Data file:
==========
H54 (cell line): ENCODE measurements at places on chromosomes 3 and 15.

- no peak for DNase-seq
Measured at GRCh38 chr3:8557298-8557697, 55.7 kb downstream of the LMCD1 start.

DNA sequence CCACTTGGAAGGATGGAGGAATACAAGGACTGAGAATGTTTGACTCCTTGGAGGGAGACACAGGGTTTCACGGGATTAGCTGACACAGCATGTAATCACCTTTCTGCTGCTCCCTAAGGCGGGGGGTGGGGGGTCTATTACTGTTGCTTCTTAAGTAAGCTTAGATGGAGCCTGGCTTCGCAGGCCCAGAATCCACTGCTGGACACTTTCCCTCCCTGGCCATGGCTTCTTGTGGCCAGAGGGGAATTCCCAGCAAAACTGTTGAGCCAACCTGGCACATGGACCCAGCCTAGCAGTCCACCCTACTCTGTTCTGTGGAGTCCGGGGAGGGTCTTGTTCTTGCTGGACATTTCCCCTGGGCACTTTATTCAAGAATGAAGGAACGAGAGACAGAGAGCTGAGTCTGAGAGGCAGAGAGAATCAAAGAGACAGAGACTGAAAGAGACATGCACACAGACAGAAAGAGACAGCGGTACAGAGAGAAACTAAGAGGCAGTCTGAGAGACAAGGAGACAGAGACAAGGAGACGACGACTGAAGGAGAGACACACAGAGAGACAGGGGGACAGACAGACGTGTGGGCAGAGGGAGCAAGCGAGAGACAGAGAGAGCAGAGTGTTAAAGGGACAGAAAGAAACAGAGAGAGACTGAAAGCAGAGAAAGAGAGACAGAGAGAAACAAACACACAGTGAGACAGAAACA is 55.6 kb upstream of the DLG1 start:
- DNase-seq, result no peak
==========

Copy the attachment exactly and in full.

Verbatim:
H54 (cell line): ENCODE measurements at places on chromosomes 3 and 15.

- no peak for DNase-seq
Measured at GRCh38 chr3:8557298-8557697, 55.7 kb downstream of the LMCD1 start.

DNA sequence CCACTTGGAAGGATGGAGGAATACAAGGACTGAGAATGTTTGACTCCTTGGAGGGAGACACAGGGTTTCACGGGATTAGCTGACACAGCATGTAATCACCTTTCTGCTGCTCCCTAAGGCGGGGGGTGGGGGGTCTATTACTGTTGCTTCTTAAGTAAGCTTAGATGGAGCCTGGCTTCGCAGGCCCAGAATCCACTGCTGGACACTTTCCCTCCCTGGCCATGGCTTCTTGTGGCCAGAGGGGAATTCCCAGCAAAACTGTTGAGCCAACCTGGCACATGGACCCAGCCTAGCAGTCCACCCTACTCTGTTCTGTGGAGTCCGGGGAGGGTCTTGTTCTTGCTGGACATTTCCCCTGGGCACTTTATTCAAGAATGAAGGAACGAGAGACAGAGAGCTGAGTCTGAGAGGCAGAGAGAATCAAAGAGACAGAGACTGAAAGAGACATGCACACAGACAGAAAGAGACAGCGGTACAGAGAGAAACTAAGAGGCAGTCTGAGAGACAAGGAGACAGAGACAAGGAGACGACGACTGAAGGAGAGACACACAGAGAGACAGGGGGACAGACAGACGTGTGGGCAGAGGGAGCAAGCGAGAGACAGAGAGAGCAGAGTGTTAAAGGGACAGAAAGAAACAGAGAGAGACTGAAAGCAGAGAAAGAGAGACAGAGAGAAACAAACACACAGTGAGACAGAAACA is 55.6 kb upstream of the DLG1 start:
- DNase-seq, result no peak